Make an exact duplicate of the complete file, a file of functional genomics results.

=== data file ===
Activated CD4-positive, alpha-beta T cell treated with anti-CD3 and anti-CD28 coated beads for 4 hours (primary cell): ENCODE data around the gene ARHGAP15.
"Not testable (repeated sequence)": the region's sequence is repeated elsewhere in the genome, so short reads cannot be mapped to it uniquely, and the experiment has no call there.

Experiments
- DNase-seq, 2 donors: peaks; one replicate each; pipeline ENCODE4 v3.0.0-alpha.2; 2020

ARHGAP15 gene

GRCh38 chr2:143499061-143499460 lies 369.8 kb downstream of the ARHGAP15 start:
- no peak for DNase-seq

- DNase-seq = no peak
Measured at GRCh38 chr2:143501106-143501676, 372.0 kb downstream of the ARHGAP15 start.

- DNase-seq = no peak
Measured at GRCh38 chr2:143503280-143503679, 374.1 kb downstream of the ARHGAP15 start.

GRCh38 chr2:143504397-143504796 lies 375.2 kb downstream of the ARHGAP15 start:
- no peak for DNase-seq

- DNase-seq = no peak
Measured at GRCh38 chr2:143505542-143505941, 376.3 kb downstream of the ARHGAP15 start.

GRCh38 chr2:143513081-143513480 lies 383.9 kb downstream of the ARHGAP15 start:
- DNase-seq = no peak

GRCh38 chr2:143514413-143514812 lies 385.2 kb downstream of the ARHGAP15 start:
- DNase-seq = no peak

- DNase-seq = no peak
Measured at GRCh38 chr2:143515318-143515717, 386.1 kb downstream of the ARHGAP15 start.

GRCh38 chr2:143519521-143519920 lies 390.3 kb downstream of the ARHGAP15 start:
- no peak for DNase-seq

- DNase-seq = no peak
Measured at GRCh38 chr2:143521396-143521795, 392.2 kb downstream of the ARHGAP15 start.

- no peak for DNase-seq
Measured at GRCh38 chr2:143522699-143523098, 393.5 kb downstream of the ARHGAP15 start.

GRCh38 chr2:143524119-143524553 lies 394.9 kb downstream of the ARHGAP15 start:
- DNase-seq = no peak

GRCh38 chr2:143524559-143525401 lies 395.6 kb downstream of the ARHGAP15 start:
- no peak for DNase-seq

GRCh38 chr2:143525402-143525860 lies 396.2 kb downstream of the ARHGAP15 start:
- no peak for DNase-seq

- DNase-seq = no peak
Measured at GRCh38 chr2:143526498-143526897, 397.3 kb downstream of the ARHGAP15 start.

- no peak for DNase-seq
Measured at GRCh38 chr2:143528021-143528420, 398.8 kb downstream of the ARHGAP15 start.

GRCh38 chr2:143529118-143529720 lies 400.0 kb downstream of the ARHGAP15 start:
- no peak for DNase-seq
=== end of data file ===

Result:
Activated CD4-positive, alpha-beta T cell treated with anti-CD3 and anti-CD28 coated beads for 4 hours (primary cell): ENCODE data around the gene ARHGAP15.
"Not testable (repeated sequence)": the region's sequence is repeated elsewhere in the genome, so short reads cannot be mapped to it uniquely, and the experiment has no call there.

Experiments
- DNase-seq, 2 donors: peaks; one replicate each; pipeline ENCODE4 v3.0.0-alpha.2; 2020

ARHGAP15 gene

GRCh38 chr2:143499061-143499460 lies 369.8 kb downstream of the ARHGAP15 start:
- no peak for DNase-seq

- DNase-seq = no peak
Measured at GRCh38 chr2:143501106-143501676, 372.0 kb downstream of the ARHGAP15 start.

- DNase-seq = no peak
Measured at GRCh38 chr2:143503280-143503679, 374.1 kb downstream of the ARHGAP15 start.

GRCh38 chr2:143504397-143504796 lies 375.2 kb downstream of the ARHGAP15 start:
- no peak for DNase-seq

- DNase-seq = no peak
Measured at GRCh38 chr2:143505542-143505941, 376.3 kb downstream of the ARHGAP15 start.

GRCh38 chr2:143513081-143513480 lies 383.9 kb downstream of the ARHGAP15 start:
- DNase-seq = no peak

GRCh38 chr2:143514413-143514812 lies 385.2 kb downstream of the ARHGAP15 start:
- DNase-seq = no peak

- DNase-seq = no peak
Measured at GRCh38 chr2:143515318-143515717, 386.1 kb downstream of the ARHGAP15 start.

GRCh38 chr2:143519521-143519920 lies 390.3 kb downstream of the ARHGAP15 start:
- no peak for DNase-seq

- DNase-seq = no peak
Measured at GRCh38 chr2:143521396-143521795, 392.2 kb downstream of the ARHGAP15 start.

- no peak for DNase-seq
Measured at GRCh38 chr2:143522699-143523098, 393.5 kb downstream of the ARHGAP15 start.

GRCh38 chr2:143524119-143524553 lies 394.9 kb downstream of the ARHGAP15 start:
- DNase-seq = no peak

GRCh38 chr2:143524559-143525401 lies 395.6 kb downstream of the ARHGAP15 start:
- no peak for DNase-seq

GRCh38 chr2:143525402-143525860 lies 396.2 kb downstream of the ARHGAP15 start:
- no peak for DNase-seq

- DNase-seq = no peak
Measured at GRCh38 chr2:143526498-143526897, 397.3 kb downstream of the ARHGAP15 start.

- no peak for DNase-seq
Measured at GRCh38 chr2:143528021-143528420, 398.8 kb downstream of the ARHGAP15 start.

GRCh38 chr2:143529118-143529720 lies 400.0 kb downstream of the ARHGAP15 start:
- no peak for DNase-seq